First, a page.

It is “the most highly anticipated game of all time and biggest entertainment event in history”, if you believe the hype being generated by Microsoft for the midnight launch of its Halo 3 video game.
But in financial terms, this shoot ’em up game starring US marines in space suits is even more important for the games and electronics unit that Bill Gates built.
Microsoft has predicted its entertainment and devices division – home of the Xbox 360 console, its games studios and the Zune media player – will finally make a profit this fiscal year after more than $5bn in losses since the Xbox was launched in 2001.
Halo 3, the $60 game with its army of supporting merchandise, would be a major contributor to that.
Exclusive to the Xbox 360, it should provide the biggest boost from any game to sales of the console, which is being challenged for next-generation leadership by Nintendo’s Wii.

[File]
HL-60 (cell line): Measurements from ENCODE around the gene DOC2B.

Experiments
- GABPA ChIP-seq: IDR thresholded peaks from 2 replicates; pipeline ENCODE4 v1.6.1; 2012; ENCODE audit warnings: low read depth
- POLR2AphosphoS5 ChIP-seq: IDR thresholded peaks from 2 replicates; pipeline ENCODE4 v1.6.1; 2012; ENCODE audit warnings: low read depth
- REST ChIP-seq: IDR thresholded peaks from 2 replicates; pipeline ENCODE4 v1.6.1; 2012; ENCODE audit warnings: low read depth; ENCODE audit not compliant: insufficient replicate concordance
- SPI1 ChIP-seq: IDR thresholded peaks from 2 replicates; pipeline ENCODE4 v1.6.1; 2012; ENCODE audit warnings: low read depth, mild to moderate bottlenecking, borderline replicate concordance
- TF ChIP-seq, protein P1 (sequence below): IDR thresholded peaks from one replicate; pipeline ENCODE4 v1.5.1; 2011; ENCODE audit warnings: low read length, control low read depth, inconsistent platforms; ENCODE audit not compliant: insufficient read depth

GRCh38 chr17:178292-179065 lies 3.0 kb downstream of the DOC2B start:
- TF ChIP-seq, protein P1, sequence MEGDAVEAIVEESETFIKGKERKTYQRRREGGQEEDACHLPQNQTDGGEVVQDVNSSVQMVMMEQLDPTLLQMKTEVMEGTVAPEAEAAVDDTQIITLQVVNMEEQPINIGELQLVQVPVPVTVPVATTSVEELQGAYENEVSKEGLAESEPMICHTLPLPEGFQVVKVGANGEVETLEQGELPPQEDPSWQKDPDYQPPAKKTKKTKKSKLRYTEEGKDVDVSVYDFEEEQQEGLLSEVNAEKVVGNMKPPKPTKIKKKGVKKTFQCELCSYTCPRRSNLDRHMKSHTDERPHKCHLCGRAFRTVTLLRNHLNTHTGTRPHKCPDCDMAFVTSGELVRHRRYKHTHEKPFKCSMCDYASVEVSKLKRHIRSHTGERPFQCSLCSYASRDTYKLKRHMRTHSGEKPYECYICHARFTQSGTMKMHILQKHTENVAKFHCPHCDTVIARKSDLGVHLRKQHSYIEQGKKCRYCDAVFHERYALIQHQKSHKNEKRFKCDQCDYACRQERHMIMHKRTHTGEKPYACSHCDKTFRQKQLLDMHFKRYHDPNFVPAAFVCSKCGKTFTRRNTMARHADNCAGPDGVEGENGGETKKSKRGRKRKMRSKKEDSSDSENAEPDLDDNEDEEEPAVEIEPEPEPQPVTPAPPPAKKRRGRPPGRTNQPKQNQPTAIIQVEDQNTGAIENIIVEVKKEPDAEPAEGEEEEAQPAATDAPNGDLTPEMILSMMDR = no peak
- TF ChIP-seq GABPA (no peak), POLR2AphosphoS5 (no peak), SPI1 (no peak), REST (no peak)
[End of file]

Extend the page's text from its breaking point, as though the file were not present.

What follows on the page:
“Halo is in a class by itself,” says Edward Woo, video games analyst at Wedbush Morgan Securities.
“This is going to be Microsoft’s best shot, but I don’t think anyone thinks this is a magic bullet that takes all the air out of the Wii.”
Halo 3 and the publicity around it should lift the rest of the industry in a year when software unit sales have been flat to date.
Anita Frazier of the NPD research firm says the US industry should hit a record of $16bn to $18bn in hardware and software sales this year.
“Halo 3’s release relatively early in the season leaves lots of breathing room for other games and more hardware sales during November and December,” she says.
The chief victim of the Halo hype appears to be Sony and its PlayStation 3 console. With global sales of less than 5m, it trails its rivals and lacks any blockbuster games to drive adoption.
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